Predicting the remaining range of a battery reliably, accurately and simply is imperative for effective power management of electrified vehicles and reducing driver anxiety resulting from perceived low driving range. Techniques for predicting the remaining range of an electric vehicle exist; in the best cases they are scaled by factors that account for expected energy losses due to driving style, environmental conditions and the use of on-board energy consuming devices such as air-conditioning. In this work, experimental results that establish the dependence of remaining electrical energy on the vehicle battery immediate cycling history are presented. A method to estimate the remaining energy given short-term cycling history is presented. This method differs from the traditional state of charge methods typically used in battery management systems by considering energy throughput more directly.
Lithium-ion (Li-ion) batteries are of great interest to the automotive industry due to their higher power and energy density, higher cell voltage, longer cycle life and lower self-discharge compared to other battery chemistries. Electrochemical impedance spectroscopy is a powerful tool employed to investigate the fundamental electrochemical reactions within a Li-ion battery cell, which relates to state of charge, internal temperature and state of health. Its effectiveness has established it as a core method to study electrochemical behaviour of batteries in both off-line and on-line applications. In this work it is shown that in addition to state of charge, internal temperature and state of health, the time period between the removal of an electrical load and the impedance measurement affects the results.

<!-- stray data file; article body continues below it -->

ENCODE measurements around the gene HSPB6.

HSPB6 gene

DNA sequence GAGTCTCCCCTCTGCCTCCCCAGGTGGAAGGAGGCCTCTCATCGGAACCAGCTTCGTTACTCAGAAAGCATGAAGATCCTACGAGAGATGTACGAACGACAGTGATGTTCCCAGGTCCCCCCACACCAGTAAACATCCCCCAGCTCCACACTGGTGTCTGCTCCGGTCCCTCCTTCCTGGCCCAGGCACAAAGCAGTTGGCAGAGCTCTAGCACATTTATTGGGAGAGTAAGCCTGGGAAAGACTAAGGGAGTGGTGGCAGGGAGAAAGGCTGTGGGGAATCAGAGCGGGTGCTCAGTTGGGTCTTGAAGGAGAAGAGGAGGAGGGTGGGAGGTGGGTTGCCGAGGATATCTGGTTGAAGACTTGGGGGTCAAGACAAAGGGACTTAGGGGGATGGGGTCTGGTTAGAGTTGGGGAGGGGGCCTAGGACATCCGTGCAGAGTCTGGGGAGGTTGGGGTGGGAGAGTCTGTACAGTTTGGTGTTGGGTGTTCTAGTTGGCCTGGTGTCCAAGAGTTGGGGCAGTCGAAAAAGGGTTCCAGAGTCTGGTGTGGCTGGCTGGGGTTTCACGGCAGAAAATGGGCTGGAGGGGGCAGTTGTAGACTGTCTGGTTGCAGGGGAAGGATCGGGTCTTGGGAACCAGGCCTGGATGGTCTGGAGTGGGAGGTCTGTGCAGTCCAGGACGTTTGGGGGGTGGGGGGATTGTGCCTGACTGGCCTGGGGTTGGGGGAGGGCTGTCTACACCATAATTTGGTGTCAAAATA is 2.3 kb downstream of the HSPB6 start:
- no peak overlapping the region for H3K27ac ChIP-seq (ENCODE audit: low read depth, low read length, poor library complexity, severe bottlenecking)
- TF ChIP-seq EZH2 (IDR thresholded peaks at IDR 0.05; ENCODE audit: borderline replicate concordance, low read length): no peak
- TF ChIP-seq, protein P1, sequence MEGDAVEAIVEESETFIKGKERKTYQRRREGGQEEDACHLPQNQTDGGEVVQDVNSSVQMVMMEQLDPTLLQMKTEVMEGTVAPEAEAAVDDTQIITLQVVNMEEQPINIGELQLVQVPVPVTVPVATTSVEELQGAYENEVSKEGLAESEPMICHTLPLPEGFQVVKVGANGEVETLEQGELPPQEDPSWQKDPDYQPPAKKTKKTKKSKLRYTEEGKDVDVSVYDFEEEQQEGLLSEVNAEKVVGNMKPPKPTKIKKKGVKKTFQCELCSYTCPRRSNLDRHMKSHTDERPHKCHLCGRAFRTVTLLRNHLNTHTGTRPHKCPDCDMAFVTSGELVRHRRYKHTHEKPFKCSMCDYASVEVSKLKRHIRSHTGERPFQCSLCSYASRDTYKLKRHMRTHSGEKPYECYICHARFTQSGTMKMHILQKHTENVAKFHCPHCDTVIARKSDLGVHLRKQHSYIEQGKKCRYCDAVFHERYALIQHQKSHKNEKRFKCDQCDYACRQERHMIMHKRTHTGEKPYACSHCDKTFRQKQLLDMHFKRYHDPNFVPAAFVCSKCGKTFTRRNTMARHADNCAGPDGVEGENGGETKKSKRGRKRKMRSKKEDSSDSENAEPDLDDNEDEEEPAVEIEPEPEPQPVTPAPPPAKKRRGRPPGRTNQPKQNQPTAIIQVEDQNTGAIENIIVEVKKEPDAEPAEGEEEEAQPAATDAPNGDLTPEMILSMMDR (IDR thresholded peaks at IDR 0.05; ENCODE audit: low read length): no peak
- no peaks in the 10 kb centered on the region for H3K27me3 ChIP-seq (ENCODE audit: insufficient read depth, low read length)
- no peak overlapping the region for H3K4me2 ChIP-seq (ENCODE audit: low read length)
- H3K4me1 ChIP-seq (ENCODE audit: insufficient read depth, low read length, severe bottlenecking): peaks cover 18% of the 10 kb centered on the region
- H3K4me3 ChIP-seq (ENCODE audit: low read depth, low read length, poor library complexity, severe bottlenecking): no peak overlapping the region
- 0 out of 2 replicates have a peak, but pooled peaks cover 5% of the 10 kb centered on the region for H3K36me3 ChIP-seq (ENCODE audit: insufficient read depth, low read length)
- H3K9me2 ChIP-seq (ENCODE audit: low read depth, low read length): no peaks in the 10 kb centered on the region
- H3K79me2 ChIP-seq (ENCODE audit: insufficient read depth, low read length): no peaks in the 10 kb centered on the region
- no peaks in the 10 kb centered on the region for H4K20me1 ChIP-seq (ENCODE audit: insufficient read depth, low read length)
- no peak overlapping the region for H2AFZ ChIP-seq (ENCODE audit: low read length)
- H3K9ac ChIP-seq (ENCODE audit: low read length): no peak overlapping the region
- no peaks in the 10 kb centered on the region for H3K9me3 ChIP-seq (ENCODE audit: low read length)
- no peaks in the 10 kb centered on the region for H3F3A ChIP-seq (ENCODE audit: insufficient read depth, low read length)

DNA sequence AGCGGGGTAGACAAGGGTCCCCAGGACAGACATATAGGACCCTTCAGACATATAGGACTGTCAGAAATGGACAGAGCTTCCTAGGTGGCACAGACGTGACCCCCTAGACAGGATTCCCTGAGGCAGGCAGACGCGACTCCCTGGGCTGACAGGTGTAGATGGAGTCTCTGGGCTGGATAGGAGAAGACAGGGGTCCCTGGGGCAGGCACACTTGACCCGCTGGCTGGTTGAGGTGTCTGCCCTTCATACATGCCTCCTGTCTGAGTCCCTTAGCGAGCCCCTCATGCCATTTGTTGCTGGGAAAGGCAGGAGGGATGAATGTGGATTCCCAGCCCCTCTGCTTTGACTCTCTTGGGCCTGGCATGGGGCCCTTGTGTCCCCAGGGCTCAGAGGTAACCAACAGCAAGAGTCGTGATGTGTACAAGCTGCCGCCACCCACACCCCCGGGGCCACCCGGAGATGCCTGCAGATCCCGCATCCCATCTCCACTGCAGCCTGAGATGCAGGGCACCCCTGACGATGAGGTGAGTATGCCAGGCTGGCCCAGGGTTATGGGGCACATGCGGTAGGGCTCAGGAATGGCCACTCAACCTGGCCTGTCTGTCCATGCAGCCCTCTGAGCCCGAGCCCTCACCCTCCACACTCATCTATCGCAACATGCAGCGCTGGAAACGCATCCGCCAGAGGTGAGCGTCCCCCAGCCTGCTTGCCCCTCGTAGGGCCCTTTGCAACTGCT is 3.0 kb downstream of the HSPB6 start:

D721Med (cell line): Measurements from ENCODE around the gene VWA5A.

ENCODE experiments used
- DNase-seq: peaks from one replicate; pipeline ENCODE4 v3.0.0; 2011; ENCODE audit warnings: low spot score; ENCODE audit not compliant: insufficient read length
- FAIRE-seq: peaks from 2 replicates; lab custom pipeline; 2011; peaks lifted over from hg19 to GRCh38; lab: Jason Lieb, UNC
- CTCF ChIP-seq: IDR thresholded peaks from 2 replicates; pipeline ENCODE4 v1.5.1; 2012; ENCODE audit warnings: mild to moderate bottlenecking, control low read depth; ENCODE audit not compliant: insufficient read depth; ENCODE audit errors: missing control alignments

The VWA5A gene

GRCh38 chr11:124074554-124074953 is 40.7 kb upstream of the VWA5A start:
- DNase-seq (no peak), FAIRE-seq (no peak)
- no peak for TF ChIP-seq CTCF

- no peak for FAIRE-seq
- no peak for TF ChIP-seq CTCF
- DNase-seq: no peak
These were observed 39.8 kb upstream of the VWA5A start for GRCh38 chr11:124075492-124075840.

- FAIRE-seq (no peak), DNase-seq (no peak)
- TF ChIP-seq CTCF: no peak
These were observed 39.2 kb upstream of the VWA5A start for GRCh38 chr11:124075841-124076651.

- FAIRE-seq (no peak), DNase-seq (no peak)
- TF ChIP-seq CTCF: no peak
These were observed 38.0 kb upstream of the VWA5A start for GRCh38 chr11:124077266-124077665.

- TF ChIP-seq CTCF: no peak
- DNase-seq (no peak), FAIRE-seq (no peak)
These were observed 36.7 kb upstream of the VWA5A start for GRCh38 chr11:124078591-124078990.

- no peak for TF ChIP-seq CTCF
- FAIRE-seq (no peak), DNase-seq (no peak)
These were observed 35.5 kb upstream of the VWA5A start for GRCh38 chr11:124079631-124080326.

A smart driving system (providing both safety and fuel-efficient driving advice in real time in the vehicle) was evaluated in real-world on-road driving trials to see if any measurable beneficial changes in driving performance would be observed. Forty participants drove an instrumented vehicle over a 50-min mixed-route driving scenario. Two conditions were adopted: one is a control with no smart driving feedback offered and the other is with advice being presented to the driver via a smartphone in the vehicle. Key findings from the study showed a 4.1% improvement in fuel efficiency when using the smart driving aid, importantly with no increase in journey time or reduction in average speed. Primarily, these efficiency savings were enabled by limiting the use of lower gears (facilitated by planning ahead to avoid unnecessary stops) and an increase in the use of the fifth gear (as advised by the in-vehicle system). Significant and important changes in driving safety behaviors were also observed, with an increase in mean headway to 2.3 s and an almost threefold reduction in time spent traveling closer than 1.5 s to the vehicle in front. This paper has shown that an in-vehicle smart driving system specifically developed and designed with the drivers' information requirements in mind can lead to significant improvements in driving behaviors in the real world on real roads with real users.